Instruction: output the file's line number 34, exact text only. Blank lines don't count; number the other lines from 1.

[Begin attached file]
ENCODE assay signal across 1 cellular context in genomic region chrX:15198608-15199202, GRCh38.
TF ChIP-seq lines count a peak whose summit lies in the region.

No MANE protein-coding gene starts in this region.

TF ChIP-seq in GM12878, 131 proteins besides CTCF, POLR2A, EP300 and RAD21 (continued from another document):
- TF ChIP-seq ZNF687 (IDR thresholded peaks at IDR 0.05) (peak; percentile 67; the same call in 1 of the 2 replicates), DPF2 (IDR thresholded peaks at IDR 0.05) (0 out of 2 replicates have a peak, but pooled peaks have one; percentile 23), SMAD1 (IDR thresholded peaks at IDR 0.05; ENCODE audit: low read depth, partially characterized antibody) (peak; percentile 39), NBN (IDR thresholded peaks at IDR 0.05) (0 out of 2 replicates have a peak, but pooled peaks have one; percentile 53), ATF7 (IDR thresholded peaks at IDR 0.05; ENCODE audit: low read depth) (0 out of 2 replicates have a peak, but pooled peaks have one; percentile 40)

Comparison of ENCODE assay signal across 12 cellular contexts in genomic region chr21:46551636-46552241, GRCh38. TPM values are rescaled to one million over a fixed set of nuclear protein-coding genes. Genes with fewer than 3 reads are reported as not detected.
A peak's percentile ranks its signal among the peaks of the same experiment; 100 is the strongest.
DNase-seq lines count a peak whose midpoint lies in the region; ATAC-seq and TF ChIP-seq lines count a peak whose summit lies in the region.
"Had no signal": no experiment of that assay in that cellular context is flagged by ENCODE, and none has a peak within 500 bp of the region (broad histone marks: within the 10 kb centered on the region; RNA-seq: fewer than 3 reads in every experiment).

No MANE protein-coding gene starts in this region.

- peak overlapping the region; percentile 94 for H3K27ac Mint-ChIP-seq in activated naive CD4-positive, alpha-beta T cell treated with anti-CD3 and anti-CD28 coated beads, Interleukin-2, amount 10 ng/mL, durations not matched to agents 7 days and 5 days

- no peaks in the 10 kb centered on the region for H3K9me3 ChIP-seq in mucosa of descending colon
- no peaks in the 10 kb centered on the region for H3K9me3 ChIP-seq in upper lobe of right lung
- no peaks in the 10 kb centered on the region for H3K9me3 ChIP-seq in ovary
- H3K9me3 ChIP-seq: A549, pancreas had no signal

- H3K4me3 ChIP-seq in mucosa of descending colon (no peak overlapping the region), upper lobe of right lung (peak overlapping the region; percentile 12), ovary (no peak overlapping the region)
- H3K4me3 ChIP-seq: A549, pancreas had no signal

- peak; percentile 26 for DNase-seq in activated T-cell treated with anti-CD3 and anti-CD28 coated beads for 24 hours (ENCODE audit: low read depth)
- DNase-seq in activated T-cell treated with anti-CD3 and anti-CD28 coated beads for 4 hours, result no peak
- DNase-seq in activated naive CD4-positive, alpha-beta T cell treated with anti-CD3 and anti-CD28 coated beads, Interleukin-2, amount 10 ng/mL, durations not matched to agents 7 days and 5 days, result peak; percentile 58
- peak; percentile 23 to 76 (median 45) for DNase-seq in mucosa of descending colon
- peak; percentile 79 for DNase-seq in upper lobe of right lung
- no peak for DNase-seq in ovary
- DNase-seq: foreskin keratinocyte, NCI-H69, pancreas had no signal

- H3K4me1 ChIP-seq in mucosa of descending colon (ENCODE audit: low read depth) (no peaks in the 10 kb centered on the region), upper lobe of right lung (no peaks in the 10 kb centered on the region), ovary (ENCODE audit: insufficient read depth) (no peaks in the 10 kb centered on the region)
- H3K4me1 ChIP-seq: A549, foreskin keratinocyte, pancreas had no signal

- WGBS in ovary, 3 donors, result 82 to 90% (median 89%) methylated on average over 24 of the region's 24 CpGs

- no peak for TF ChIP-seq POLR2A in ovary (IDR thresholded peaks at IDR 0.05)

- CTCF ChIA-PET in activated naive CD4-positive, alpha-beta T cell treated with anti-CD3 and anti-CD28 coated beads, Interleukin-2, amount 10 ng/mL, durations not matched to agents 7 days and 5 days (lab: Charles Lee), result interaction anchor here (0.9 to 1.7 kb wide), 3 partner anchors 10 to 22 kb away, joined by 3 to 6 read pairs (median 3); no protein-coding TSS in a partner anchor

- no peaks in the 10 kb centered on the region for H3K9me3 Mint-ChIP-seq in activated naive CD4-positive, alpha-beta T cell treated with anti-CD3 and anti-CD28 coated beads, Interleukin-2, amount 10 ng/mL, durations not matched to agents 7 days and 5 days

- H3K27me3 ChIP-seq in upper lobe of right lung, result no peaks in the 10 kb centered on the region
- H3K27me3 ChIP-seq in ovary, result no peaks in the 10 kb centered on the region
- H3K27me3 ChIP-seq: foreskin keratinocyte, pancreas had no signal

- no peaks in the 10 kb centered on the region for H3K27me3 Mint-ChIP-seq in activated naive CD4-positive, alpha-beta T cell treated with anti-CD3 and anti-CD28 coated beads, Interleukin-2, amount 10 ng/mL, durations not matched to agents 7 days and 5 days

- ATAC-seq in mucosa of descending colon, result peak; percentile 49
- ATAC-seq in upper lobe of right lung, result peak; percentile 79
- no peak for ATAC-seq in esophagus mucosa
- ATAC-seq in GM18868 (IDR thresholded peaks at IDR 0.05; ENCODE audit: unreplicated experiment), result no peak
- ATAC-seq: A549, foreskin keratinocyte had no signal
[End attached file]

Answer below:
- no peaks in the 10 kb centered on the region for H3K27me3 Mint-ChIP-seq in activated naive CD4-positive, alpha-beta T cell treated with anti-CD3 and anti-CD28 coated beads, Interleukin-2, amount 10 ng/mL, durations not matched to agents 7 days and 5 days